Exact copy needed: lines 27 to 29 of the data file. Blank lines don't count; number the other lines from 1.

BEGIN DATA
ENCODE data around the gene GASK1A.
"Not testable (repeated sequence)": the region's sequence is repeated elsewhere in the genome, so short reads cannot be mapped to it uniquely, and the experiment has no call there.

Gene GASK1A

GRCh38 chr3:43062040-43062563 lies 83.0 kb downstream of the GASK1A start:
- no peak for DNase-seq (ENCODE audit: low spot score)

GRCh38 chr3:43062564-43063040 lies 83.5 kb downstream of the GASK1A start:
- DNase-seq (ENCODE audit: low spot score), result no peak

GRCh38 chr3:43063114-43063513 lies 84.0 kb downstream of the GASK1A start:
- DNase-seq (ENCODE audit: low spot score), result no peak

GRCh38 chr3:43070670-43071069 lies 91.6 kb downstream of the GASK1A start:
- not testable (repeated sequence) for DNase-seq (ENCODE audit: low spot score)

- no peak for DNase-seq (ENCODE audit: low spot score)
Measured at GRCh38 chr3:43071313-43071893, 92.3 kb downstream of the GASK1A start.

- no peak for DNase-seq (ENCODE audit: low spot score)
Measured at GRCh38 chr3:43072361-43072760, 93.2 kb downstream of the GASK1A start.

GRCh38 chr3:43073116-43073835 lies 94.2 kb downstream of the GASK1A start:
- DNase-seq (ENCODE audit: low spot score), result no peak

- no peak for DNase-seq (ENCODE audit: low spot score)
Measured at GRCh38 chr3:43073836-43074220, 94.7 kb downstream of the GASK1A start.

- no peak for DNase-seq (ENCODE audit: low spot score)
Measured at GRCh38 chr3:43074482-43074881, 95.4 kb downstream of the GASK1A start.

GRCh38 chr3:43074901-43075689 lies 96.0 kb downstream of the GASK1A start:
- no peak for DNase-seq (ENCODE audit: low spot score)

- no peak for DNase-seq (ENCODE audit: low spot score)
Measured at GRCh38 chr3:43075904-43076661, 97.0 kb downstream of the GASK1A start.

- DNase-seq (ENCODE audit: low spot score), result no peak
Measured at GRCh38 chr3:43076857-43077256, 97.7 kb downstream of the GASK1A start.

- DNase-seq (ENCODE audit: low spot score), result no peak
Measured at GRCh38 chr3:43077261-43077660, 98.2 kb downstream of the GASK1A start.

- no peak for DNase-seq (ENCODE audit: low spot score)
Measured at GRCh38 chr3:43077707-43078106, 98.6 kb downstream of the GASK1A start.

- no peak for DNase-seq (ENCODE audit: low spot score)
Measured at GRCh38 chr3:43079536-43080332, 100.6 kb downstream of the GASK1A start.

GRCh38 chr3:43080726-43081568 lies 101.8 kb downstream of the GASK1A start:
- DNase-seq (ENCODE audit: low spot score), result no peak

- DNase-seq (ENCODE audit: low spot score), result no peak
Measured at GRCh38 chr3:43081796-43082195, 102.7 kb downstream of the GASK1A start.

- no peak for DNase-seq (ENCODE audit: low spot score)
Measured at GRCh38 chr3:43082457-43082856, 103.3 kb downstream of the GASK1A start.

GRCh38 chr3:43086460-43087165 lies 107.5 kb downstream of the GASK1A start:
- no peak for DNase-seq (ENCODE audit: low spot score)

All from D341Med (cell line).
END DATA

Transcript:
Measured at GRCh38 chr3:43076857-43077256, 97.7 kb downstream of the GASK1A start.

- DNase-seq (ENCODE audit: low spot score), result no peak
Measured at GRCh38 chr3:43077261-43077660, 98.2 kb downstream of the GASK1A start.